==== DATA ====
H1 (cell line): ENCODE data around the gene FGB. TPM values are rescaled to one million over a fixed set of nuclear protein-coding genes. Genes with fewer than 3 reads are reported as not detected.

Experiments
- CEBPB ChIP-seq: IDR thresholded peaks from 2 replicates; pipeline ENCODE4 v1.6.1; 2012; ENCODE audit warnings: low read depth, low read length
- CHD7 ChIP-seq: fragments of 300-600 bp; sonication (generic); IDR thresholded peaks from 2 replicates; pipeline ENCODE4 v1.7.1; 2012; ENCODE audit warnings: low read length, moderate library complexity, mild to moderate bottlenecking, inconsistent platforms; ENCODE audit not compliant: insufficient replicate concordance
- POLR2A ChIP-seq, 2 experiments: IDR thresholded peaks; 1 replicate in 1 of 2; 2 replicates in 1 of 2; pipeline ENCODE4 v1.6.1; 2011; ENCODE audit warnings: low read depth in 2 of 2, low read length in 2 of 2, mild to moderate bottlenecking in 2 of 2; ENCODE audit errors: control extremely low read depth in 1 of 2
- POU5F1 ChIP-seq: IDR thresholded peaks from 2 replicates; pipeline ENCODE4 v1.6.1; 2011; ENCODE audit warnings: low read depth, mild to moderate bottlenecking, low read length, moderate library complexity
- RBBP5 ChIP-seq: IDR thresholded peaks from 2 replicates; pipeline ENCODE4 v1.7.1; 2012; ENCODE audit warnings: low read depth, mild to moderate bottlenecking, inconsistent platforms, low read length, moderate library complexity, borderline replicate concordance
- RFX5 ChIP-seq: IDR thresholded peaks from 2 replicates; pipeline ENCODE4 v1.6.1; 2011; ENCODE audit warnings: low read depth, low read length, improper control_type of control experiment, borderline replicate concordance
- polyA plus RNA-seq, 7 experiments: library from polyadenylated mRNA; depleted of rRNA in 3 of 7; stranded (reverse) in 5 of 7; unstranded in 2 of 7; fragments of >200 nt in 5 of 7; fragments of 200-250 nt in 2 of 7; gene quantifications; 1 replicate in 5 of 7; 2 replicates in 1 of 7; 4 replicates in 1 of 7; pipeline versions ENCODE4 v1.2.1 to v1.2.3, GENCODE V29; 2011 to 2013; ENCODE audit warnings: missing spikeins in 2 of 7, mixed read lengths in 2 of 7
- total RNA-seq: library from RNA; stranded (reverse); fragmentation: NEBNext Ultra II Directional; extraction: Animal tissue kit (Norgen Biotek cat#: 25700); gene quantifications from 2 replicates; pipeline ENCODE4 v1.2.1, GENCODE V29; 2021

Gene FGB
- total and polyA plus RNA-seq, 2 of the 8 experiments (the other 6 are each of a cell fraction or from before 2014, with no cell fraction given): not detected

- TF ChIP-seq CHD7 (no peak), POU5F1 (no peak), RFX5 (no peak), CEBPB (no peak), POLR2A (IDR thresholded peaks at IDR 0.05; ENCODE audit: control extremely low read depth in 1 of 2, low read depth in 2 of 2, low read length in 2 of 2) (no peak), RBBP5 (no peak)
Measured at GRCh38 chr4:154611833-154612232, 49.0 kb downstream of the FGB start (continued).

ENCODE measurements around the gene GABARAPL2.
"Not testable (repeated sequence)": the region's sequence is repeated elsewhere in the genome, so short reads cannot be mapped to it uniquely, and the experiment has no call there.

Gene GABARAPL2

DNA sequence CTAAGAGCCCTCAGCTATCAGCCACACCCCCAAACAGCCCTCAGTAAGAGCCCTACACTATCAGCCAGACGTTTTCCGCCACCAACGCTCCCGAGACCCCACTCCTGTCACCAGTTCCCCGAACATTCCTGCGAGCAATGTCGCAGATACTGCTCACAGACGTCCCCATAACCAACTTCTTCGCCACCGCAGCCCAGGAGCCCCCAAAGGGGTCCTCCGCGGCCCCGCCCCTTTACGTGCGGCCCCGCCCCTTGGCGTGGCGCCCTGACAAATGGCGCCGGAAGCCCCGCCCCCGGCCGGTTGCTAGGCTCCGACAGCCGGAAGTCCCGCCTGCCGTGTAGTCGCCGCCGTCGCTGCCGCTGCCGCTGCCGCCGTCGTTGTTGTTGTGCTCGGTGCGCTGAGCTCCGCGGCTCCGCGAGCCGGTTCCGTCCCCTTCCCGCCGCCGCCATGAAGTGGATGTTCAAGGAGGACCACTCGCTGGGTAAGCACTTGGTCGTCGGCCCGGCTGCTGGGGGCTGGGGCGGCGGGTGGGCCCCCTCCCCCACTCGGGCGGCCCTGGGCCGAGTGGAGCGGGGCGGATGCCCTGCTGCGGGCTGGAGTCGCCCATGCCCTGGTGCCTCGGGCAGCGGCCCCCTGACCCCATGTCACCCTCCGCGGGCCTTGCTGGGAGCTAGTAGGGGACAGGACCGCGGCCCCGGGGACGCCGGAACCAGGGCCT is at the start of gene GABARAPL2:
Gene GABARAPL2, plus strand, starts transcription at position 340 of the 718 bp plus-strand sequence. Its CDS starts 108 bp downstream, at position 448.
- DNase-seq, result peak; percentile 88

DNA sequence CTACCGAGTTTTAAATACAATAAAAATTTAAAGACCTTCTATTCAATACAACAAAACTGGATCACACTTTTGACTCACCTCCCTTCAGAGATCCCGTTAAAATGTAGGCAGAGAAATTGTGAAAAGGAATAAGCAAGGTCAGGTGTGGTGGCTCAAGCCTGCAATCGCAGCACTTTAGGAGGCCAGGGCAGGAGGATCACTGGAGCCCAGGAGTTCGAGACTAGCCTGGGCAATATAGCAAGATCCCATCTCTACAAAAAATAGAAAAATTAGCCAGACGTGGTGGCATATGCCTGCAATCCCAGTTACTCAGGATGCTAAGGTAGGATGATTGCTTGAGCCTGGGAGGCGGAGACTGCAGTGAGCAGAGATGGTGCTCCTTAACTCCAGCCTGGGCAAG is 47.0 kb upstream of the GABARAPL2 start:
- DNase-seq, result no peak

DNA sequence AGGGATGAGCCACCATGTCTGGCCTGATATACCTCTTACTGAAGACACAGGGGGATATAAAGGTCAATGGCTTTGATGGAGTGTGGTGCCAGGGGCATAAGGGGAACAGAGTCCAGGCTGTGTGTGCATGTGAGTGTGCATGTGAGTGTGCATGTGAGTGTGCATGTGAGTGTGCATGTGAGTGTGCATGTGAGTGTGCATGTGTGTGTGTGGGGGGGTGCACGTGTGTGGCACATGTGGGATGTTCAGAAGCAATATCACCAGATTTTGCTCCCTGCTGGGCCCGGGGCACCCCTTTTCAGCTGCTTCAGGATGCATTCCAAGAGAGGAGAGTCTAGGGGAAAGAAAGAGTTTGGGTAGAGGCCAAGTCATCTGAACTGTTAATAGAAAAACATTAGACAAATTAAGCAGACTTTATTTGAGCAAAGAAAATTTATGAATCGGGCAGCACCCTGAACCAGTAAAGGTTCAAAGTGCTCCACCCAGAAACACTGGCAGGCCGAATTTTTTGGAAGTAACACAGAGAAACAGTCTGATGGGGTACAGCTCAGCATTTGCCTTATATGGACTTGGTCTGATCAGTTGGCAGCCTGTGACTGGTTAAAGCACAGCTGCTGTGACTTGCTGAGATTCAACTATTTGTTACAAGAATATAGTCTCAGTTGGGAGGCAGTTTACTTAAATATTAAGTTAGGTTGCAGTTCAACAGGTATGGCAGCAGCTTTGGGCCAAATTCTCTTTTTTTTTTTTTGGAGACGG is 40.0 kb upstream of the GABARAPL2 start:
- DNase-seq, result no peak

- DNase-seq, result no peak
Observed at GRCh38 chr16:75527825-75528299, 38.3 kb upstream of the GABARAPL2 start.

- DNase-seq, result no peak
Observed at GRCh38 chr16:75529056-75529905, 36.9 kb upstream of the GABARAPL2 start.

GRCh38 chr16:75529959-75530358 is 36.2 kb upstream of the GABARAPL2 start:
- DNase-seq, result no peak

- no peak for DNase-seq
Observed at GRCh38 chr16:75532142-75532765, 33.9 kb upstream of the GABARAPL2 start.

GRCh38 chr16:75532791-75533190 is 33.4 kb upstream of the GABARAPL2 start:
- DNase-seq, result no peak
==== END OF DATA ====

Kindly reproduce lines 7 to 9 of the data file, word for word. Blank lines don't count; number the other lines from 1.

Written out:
- RBBP5 ChIP-seq: IDR thresholded peaks from 2 replicates; pipeline ENCODE4 v1.7.1; 2012; ENCODE audit warnings: low read depth, mild to moderate bottlenecking, inconsistent platforms, low read length, moderate library complexity, borderline replicate concordance
- RFX5 ChIP-seq: IDR thresholded peaks from 2 replicates; pipeline ENCODE4 v1.6.1; 2011; ENCODE audit warnings: low read depth, low read length, improper control_type of control experiment, borderline replicate concordance
- polyA plus RNA-seq, 7 experiments: library from polyadenylated mRNA; depleted of rRNA in 3 of 7; stranded (reverse) in 5 of 7; unstranded in 2 of 7; fragments of >200 nt in 5 of 7; fragments of 200-250 nt in 2 of 7; gene quantifications; 1 replicate in 5 of 7; 2 replicates in 1 of 7; 4 replicates in 1 of 7; pipeline versions ENCODE4 v1.2.1 to v1.2.3, GENCODE V29; 2011 to 2013; ENCODE audit warnings: missing spikeins in 2 of 7, mixed read lengths in 2 of 7